Hard slog on the Tyne should pay off

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The Independent Online
When would you think our pre-season training started? Before this era of professionalism began, you may have said August, leaving a good month to prepare the body and mind, and invent a few new backs moves which are sure to bring you a hat full of tries.

Well, things are different now. Rugby has become a profession for many players, especially at Newcastle. But not many would have guessed our pre-season started in February, with three months of the 95-96 season to go.

Under the watchful guidance of our strength and fitness guru, Steve Black, a few pear shapes have been inverted and a few stomachs have rediscovered that washboard look. Sessions take place in gyms across the town, the rugby club, a cricket ground, Tynemouth beach, an athletic track and a one-off to the local wet and wild slide park.

Until the end of April, some consideration was taken for the fact that we had games to play. From then on, though, a typical week has consisted of a strength and/or fitness session every weekday complemented with three skills sessions and two team runs. So, just like the rest of you, we, too, get that Friday feeling!

The off season was also ushered in by a squad gathering at Wynyard Hall, home of our illustrious owner, Sir John Hall. Some perhaps thought this was to show them the kind of pad they would be living in after 10 years' shrewd playing of the transfer market. Others noted the number of gardeners Sir John may be looking for if it all goes wrong.

The gathering was, in fact, a chance to get together and discuss how we are to go forward into this new era. Everything is focused on the kind of rugby we want to play, and, to achieve it, the kind of training we have to do, the skills we have to develop and the culture and attitudes we must nurture.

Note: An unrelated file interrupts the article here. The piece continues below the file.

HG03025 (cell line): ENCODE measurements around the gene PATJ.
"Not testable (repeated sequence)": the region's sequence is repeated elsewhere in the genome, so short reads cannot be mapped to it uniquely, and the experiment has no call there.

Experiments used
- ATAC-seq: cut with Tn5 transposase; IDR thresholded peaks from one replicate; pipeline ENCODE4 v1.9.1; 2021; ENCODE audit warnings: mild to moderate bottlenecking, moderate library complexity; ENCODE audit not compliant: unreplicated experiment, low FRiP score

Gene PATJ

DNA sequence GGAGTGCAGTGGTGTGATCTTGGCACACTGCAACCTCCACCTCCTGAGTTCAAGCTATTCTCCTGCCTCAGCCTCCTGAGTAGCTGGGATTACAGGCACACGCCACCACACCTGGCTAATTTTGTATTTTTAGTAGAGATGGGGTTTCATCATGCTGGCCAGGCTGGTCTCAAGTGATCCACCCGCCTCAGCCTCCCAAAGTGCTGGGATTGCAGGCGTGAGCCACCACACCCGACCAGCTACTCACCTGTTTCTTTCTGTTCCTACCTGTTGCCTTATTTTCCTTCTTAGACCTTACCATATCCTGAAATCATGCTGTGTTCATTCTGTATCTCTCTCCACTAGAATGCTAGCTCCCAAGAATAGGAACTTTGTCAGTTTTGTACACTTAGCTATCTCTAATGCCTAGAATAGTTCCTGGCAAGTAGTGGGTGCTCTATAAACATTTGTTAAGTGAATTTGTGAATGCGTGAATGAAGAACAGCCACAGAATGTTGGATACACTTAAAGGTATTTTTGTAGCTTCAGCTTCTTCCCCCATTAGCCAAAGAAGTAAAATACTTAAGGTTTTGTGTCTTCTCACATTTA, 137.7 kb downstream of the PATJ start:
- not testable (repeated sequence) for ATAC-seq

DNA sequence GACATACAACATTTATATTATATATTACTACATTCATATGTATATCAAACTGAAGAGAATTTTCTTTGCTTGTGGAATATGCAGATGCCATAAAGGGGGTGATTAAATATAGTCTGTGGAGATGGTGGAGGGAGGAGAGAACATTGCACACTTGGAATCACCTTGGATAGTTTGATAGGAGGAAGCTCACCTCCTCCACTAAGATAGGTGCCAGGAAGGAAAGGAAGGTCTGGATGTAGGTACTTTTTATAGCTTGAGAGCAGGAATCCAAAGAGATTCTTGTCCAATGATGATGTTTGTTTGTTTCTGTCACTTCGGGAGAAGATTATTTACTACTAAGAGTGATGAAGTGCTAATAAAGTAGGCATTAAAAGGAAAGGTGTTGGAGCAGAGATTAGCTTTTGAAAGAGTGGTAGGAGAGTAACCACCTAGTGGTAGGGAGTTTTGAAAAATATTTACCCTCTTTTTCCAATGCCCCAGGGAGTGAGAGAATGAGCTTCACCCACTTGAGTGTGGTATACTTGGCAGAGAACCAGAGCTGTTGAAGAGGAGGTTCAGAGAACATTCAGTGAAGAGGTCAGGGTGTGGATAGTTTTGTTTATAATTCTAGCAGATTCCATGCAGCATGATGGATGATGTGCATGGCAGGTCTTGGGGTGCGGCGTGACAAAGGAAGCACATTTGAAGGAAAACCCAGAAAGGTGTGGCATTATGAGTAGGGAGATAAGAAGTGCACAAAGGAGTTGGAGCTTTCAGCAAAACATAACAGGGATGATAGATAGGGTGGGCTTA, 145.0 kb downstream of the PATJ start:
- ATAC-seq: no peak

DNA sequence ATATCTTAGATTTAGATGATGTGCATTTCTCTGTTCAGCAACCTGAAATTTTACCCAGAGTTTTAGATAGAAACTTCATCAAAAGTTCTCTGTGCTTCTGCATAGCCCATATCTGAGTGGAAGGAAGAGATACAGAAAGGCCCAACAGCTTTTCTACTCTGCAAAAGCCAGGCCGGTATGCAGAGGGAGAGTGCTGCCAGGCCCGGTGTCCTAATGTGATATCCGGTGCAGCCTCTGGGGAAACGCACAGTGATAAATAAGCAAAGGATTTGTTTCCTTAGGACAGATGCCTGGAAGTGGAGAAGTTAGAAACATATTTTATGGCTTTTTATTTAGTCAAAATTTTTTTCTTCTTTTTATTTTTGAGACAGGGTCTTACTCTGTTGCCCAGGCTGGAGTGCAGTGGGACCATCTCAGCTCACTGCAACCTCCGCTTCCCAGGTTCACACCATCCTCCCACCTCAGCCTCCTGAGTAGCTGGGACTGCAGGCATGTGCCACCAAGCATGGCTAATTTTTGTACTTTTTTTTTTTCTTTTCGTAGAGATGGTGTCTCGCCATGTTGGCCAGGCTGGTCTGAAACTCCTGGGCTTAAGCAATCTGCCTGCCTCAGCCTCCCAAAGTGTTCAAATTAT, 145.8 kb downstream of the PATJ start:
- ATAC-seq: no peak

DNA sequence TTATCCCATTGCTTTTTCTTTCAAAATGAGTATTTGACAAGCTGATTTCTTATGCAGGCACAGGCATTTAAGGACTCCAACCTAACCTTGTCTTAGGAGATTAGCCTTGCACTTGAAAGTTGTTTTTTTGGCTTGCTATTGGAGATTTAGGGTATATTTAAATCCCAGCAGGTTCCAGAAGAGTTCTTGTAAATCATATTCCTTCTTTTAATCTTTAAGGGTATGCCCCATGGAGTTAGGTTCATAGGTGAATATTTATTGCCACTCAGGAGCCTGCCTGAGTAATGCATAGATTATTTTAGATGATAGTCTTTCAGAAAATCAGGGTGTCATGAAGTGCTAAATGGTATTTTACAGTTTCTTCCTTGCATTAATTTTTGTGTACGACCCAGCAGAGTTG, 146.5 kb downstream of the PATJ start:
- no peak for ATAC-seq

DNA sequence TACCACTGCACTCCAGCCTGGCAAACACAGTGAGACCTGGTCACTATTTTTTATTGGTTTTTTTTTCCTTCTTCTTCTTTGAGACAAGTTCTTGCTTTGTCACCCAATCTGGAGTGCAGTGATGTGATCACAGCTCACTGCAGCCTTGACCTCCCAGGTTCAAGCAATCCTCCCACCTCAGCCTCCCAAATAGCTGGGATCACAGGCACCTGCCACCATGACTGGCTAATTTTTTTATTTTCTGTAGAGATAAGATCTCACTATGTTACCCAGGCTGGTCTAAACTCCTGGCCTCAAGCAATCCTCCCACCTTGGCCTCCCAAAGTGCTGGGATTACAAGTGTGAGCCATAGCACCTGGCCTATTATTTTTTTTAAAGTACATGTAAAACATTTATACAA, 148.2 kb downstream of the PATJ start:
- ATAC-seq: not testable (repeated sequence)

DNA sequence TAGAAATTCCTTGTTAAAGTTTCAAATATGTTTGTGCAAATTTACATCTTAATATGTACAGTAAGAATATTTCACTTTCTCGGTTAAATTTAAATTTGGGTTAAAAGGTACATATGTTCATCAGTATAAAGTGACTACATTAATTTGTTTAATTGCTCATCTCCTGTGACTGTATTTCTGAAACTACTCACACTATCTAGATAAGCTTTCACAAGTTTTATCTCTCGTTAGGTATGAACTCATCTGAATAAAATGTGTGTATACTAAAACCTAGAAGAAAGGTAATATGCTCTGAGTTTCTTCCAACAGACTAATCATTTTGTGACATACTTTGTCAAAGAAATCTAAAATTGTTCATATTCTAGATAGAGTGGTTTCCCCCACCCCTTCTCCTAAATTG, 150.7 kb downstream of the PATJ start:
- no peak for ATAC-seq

The goal posts were set then and training resumed in earnest to continue relentlessly until our first real test, a tour to the Bahamas. At least that is what I and many others thought when I set out on a few weeks' holiday. On my return, things had changed to the somewhat less enchanting destination of the high veldt in South Africa. No doubt a bigger test of our progress than the Bahamas, but even more a test of our ability to get on with each other.

Entertainment is not very sophisticated in the towns we were visiting and neither was the accommodation, food or mode of transportation. Things went swimmingly, apart from one set-to between our physio and one of our players from the student brethren. A sizeable splatter of cake ejected by the latter on to the former's cheek sparked things off. It was about all the entertainment served up, considering the meal was in a prison cafe, with the food prepared and delivered by the convicts themselves. Believe me, throwing the food was one of the viable options as many hungry players scurried back for room service.

On the pitch, we lost and drew two games we should have won and lost one we should have got stuffed in. Our best rugby, thankfully, came in the second half of our last game, in which we came back from 24-3 down to draw 24 all. The previous game we had been given a lesson by a side playing the kind of rugby we wanted to play, and we looked like we had managed to pay some attention come that last game.

We returned to Tyneside confident that things were headed in the right direction and with our tails up, knowing how much we still could improve. Things do not happen overnight, though, and cultures need time to develop, as was shown by our disappointing draw against Melrose. Their team included eight Scotland players in a side that has been together for a few years.

We are a side who must counter everyone's immediate doubt. A team of individuals, they say. Pulled together at great expense, are they likely to want to spill blood for each other? You can understand the doubters. We can understand and accept their apologies come the end of this season.

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